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What Went Wrong
1. Lack of up-front design
We never had a proper design document, which meant that we generated a lot of code and art that we later had to scrap. What’s worse, because we didn’t have a detailed outline of what we were trying to build, we had no way to measure our progress (or lack thereof) accurately. We only realized that we were in trouble when it became glaringly obvious. If we’d been about the design rigorous up front, we would have known that we were slipping much sooner.
2. Understaffing at the start
This point is closely related to the previous point. Because we didn’t have a firm design, it was impossible to do accurate time estimates. Red Storm was starved for manpower across the board, and because we didn’t have a proper schedule, it was hard to come to grips with just how deep a hole we were digging for ourselves. There were always plenty of other things to do in getting a new company off the ground besides recruiting, and we were trying to run as lean as possible to make the most of our limited start-up capital. Given the circumstances, it was easy to rationalize understaffing the project and delaying new hires.
Rainbow Six's game play involves a planning phase followed by an action phase.
Additionally, I badly overestimated my own abilities. For Red Storm’s first year, I was working four jobs: VP of engineering, lead engineer on Rainbow Six, designer on Rainbow Six, and programmer. Any one of these could have been a full-time position. In trying to cover all four, I spent all my time racing from one crisis to the next instead of actually getting real work done. And because I was acting as my own manager, there was no one to audit my performance. If one of the other leads was shirking his scheduling duties or blowing his milestones, I’d call him on it. But on my own project, I could always explain away what should have been clear warning signs of trouble.
3. Reliance on unproven technology
Our external solutions for rendering and networking both fell through and had to be replaced with internally developed code late in the development cycle. In both cases, we were relying on software that was still under development. The core technology was sound, but we were plagued with inadequate documentation, changing programming interfaces, misunderstood performance requirements, and heavy integration costs. Because both packages were in flux, we failed to do a thorough evaluation of their limitations and capabilities. By the time it became obvious that neither was completely suited to our needs, it was too late to push for changes. In retrospect, we would have saved money and had a much smoother development process if we’d bitten the bullet early on and committed ourselves to building our own technology base.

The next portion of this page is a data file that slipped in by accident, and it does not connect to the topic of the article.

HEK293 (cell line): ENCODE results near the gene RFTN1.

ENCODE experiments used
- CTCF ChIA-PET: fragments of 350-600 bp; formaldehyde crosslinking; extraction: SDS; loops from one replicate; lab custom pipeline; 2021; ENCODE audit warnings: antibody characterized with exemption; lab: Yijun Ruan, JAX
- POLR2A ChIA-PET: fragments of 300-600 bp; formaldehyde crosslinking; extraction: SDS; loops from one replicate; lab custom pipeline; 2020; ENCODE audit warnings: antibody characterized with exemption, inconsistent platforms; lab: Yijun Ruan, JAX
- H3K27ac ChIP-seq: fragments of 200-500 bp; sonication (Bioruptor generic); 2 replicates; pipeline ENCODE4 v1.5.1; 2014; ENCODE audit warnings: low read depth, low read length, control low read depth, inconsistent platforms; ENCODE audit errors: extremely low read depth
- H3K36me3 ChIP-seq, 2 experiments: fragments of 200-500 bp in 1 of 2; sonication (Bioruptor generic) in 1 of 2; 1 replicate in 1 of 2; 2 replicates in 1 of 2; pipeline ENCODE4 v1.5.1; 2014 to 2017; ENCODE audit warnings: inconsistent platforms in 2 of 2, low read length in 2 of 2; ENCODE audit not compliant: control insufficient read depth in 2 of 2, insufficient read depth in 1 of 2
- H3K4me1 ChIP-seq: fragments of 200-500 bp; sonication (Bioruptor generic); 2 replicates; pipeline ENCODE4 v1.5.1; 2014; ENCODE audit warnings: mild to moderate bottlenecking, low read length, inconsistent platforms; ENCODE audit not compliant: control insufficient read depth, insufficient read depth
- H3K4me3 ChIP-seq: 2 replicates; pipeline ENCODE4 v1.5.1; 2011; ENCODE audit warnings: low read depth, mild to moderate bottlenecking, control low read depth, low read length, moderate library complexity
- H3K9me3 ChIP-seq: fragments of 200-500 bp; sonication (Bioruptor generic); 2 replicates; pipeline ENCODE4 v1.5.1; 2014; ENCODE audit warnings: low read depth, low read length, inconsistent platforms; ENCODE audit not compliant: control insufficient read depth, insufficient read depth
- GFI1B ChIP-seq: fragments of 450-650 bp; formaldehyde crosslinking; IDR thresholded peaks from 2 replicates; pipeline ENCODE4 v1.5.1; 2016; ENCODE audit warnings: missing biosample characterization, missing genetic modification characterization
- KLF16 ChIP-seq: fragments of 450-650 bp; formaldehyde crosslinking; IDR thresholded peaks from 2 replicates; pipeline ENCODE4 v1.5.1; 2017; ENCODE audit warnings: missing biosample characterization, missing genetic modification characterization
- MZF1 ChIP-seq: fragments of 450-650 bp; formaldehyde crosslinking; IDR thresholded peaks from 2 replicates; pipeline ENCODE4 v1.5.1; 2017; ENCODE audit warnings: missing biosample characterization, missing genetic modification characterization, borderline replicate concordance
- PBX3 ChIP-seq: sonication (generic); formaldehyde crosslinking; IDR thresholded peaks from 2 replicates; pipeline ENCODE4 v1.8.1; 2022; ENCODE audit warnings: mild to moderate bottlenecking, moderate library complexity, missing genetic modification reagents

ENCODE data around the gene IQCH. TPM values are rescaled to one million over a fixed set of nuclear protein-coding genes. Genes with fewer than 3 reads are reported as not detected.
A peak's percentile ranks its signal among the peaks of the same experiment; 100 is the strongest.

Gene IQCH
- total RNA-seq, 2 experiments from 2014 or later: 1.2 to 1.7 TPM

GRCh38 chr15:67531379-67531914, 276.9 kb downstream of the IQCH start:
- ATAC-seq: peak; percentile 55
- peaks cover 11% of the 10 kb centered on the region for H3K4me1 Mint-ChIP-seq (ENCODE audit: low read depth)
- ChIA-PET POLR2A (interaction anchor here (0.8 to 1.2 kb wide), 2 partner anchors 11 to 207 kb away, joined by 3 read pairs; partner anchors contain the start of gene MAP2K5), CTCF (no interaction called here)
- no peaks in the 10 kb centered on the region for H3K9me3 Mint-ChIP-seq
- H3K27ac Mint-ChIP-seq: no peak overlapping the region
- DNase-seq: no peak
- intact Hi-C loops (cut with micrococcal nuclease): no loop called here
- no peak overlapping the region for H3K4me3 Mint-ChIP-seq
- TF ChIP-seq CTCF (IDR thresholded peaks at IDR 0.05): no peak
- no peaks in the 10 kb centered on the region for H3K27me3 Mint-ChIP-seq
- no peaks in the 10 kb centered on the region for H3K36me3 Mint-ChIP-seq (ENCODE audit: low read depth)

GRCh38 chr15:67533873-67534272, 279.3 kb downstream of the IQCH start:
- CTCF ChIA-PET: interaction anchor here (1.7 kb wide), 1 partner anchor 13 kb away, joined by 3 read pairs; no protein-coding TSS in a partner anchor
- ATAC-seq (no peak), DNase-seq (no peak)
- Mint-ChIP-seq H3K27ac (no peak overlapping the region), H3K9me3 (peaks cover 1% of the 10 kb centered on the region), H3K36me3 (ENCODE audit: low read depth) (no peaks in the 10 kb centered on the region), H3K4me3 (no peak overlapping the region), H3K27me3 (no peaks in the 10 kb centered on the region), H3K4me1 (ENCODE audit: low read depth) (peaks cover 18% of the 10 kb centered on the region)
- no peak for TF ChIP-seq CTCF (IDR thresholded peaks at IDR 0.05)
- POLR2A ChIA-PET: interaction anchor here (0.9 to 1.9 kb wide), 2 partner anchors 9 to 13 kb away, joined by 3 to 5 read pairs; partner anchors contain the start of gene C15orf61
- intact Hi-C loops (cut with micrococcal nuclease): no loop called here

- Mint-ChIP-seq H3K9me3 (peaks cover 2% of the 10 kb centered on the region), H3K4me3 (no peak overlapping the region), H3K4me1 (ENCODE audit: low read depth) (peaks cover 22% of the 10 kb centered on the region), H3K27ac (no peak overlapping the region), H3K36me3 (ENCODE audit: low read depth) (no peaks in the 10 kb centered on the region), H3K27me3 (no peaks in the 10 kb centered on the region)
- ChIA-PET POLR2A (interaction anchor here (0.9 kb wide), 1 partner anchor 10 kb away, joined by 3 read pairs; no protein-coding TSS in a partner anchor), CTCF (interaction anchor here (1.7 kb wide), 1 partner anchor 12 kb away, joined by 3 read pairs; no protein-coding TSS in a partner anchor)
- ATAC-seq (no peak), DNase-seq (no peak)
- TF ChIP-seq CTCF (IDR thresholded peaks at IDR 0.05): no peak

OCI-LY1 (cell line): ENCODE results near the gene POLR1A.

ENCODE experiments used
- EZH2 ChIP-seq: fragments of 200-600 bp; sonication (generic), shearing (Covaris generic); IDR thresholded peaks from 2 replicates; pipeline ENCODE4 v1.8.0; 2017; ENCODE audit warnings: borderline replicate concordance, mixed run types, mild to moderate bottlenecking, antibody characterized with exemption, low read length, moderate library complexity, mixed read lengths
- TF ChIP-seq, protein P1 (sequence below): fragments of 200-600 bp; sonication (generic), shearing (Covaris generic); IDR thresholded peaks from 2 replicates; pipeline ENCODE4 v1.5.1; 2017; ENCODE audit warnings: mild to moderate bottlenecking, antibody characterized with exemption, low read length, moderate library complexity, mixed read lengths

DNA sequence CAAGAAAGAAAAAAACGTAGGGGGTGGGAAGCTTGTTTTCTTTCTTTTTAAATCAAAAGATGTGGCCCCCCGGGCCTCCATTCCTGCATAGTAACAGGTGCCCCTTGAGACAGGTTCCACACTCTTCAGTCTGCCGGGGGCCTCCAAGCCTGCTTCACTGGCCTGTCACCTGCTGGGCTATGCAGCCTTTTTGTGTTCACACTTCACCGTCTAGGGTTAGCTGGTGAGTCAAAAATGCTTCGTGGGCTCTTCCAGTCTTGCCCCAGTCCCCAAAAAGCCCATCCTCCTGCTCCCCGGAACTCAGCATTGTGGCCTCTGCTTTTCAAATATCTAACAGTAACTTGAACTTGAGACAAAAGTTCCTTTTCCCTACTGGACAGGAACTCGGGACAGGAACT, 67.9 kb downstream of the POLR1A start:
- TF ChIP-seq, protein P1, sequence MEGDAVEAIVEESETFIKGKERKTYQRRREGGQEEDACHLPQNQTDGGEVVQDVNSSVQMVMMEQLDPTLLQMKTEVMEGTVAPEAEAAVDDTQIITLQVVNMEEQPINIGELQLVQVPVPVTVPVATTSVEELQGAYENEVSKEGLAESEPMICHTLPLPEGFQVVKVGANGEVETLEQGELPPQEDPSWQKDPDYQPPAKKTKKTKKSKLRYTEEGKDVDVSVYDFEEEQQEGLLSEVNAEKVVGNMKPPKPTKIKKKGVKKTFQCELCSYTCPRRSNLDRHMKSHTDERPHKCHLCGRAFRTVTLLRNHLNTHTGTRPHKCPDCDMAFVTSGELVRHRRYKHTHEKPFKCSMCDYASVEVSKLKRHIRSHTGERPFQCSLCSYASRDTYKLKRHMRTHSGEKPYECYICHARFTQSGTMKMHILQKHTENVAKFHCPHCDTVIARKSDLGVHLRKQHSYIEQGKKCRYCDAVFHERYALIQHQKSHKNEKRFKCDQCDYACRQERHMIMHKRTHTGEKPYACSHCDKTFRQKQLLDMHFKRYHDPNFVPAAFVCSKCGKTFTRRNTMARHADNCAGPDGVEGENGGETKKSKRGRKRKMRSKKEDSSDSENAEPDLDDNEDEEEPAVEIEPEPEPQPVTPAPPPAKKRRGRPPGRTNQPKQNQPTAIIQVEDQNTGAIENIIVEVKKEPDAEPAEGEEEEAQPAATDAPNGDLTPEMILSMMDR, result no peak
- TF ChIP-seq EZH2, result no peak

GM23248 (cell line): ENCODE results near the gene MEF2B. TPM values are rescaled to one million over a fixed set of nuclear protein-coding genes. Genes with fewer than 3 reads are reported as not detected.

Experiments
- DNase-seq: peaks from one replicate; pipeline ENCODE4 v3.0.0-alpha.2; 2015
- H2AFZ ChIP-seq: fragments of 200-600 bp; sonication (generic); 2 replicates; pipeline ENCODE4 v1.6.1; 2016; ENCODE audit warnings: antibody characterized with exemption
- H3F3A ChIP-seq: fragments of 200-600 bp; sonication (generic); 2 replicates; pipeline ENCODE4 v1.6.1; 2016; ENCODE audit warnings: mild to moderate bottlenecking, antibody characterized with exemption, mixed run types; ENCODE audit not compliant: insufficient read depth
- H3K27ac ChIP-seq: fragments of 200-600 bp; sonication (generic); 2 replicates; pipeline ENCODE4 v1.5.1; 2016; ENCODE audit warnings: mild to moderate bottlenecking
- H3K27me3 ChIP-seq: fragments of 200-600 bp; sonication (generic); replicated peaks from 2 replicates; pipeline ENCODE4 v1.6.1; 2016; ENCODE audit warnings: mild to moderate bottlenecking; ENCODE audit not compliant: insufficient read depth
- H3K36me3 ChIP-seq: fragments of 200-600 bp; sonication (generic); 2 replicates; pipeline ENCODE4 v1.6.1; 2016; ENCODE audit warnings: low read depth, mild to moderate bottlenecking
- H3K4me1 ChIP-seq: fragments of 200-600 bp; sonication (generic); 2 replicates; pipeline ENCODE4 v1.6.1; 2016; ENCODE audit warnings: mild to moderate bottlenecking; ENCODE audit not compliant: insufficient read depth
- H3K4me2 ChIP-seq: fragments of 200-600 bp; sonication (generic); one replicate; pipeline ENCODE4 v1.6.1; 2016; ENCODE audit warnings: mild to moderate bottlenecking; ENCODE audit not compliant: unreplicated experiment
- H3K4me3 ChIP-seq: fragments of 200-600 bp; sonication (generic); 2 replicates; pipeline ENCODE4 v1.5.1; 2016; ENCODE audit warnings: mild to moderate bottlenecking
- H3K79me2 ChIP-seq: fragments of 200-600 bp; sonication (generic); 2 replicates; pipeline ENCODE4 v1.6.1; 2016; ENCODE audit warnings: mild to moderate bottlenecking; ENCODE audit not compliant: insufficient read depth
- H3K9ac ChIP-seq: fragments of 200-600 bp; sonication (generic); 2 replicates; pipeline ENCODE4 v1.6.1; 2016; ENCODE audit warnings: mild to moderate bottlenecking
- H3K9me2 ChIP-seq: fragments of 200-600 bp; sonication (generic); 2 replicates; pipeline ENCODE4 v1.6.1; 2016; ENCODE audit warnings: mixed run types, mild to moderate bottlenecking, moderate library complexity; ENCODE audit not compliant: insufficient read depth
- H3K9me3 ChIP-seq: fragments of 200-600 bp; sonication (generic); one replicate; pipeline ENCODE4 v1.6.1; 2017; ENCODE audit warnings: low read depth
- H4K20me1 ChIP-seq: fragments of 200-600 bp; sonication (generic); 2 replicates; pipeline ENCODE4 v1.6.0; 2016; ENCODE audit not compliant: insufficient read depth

The various mission levels called for the creation of sixteen completely unique spaces
4. Loss of key personnel
Losing even a junior member of a development team close to gold master can be devastating. When our lead engineer took ill in February 1998, we were faced with a serious crisis. For a few frantic weeks, we tried to recruit a lead from outside the company, but eventually it became obvious that there was no way we could bring someone in and get them up to speed in time for us to make our ship date in July 1998. Promoting from inside the team wasn’t a possibility either — everyone’s schedule was so tightly packed that they were already pulling overtime just to get their coding tasks done; no one had the bandwidth to handle lead responsibilities too.
Ultimately, I wound up stepping back in as lead. This time, however, we knew that for this arrangement to work I’d have to let my VP duties slide. The rest of management and the other senior engineers took up a lot of the slack, and Peter had set a strong direction for the project, so the transition went very smoothly. (After his health improved Peter returned to work at the end of the project, putting in reduced hours to finish off the Rainbow Six sound code.)
5. Insufficient testing time
We got lucky. As a result of our early missteps, the only way we could get the game done on time was to cut deeply into our testing schedule. We were still finding new crash bugs a week before gold master; if any of these had required major reengineering to fix, we would have been in deep trouble. That the game shipped as clean as it did is a testament to the incredible effort put in at the end by the engineering team. As it was, we still had to release several patches to clean up stuff that slipped through the cracks.